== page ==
Harriet Miers, President
Bush’s pick to replace Justice Sandra Day O’Connor
on the U.S. Supreme Court, has withdrawn her nomination,
the White House announced October 27.
Miers, who has served as White House counsel
since February, was nominated by the president on October
3. (See related article.)
In her withdrawal letter, Miers cited concerns
about Senate Judiciary Committee members’ requests
for White House documents pertaining to her service, saying
that the release of such documents, although necessary to
advance her confirmation, would jeopardize the independence
of the executive branch of the U.S. government.
“Protection of the prerogatives of
the Executive Branch and continued pursuit of my confirmation
are in tension,” she wrote. “I have decided
that seeking my confirmation should yield.”
President Bush said he reluctantly accepted
her withdrawal but shares her concern that the release of
White House documents would undermine any president’s
ability to receive frank counsel from advisers.
“Harriet Miers' decision demonstrates
her deep respect for this essential aspect of the Constitutional
separation of powers--and confirms my deep respect and admiration
for her,” he said.
For more information on the nomination and
confirmation process, see The
Supreme Court of the United States: Highest Court in the
Following is President Bush’s statement:
THE WHITE HOUSE
Office of the Press Secretary
For Immediate Release
October 27, 2005
STATEMENT BY THE PRESIDENT
Today, I have reluctantly accepted Harriet
Miers' decision to withdraw her nomination to the Supreme
Court of the United States.
I nominated Harriet Miers to the Supreme
Court because of her extraordinary legal experience, her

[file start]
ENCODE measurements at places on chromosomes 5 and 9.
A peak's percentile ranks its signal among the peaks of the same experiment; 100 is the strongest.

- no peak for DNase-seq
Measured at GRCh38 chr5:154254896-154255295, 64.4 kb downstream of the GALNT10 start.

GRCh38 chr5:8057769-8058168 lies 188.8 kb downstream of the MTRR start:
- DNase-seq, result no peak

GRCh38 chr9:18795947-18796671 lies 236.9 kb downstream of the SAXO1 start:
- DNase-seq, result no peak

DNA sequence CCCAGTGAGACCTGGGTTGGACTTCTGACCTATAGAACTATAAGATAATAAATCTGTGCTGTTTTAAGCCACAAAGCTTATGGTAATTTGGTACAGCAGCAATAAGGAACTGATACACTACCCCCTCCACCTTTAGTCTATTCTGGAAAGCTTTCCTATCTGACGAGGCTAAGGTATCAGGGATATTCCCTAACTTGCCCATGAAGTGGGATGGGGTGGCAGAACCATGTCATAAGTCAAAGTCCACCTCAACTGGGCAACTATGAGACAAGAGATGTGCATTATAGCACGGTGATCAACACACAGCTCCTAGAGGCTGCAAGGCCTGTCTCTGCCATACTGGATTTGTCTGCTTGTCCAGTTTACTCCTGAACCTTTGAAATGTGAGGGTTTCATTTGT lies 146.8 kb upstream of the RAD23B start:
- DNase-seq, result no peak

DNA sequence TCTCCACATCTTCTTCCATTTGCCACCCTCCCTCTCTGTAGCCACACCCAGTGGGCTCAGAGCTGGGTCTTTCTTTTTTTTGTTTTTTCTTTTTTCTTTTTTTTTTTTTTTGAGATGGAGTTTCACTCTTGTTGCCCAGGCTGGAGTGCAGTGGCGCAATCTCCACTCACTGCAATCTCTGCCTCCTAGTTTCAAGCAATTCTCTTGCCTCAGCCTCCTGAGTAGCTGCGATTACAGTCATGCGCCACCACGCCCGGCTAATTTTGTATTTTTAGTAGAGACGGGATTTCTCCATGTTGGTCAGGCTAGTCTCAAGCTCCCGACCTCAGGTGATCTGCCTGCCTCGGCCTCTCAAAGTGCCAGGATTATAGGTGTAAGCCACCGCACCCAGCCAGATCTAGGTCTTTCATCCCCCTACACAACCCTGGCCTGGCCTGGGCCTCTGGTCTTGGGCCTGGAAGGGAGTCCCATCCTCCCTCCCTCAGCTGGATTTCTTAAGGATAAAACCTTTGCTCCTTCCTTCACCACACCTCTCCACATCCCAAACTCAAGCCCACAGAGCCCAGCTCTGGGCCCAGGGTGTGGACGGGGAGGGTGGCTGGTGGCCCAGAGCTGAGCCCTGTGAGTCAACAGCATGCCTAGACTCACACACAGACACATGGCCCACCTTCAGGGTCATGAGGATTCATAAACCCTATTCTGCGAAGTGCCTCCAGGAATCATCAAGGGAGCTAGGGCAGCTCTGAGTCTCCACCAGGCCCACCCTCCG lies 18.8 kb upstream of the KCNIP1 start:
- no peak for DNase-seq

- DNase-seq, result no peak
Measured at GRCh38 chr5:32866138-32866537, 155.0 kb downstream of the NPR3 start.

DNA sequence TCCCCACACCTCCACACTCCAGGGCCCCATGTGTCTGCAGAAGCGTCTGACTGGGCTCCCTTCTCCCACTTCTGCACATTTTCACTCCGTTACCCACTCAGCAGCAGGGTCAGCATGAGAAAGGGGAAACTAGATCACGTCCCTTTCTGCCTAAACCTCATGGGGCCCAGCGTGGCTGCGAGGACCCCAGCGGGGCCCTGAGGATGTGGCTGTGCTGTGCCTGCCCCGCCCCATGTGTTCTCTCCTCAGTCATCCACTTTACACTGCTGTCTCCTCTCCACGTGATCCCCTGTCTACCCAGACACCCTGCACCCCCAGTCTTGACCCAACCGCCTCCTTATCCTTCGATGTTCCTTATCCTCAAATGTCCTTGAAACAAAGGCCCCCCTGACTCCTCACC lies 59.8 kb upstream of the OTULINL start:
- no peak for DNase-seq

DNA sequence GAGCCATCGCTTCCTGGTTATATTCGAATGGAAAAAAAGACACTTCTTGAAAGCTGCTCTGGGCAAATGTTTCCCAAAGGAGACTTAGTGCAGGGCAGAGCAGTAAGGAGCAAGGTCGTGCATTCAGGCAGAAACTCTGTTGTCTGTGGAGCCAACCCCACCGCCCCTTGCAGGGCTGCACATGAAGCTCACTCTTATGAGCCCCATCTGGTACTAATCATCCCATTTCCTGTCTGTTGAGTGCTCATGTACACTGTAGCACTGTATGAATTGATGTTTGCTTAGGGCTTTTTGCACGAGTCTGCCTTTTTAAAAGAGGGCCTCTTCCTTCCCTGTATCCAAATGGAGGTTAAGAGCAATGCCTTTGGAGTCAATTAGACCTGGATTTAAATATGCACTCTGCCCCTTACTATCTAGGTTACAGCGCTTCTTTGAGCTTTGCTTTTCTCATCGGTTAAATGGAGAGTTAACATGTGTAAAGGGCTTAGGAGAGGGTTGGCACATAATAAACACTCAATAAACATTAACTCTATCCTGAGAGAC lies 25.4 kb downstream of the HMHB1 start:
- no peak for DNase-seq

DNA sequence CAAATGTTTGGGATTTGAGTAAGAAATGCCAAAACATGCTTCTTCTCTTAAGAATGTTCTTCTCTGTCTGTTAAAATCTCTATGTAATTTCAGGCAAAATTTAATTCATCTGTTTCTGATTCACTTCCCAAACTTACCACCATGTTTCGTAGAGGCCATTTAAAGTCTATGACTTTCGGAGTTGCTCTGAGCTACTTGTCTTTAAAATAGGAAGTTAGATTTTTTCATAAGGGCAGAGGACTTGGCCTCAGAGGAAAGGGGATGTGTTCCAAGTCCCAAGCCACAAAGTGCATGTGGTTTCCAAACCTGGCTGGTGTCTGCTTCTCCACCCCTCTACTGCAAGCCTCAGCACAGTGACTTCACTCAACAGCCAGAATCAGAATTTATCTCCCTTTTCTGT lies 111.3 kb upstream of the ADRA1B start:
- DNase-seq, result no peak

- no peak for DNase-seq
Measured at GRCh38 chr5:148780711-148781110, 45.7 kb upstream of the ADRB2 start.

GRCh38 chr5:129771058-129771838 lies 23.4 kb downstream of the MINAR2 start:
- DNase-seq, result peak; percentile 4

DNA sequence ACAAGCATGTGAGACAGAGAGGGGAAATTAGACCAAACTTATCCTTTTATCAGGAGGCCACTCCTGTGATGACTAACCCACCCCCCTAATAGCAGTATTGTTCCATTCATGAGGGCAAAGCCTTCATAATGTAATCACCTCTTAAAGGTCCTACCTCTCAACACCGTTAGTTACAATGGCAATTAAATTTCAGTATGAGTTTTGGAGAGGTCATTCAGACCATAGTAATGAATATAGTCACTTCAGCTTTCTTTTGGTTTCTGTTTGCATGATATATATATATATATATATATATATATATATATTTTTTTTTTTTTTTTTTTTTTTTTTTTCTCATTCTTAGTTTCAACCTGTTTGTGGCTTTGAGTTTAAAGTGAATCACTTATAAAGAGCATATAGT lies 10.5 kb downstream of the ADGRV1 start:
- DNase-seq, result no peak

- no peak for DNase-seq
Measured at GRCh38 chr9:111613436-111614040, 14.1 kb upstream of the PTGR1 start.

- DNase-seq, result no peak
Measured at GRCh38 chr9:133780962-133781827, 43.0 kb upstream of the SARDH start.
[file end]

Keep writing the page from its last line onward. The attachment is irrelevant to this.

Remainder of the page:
character, and her conservative judicial philosophy. Throughout
her career, she has gained the respect and admiration of
her fellow attorneys. She has earned a reputation for fairness
and total integrity. She has been a leader and a pioneer
in the American legal profession. She has worked in important
positions in state and local government and in the bar.
And for the last five years, she has served with distinction
and honor in critical positions in the Executive Branch.
I understand and share her concern, however,
about the current state of the Supreme Court confirmation
process. It is clear that Senators would not be satisfied
until they gained access to internal documents concerning
advice provided during her tenure at the White House - disclosures
that would undermine a President's ability to receive candid
counsel. Harriet Miers' decision demonstrates her deep respect
for this essential aspect of the Constitutional separation
of powers - and confirms my deep respect and admiration
I am grateful for Harriet Miers' friendship
and devotion to our country. And I am honored that she will
continue to serve our Nation as White House Counsel.
My responsibility to fill this vacancy remains.
I will do so in a timely manner.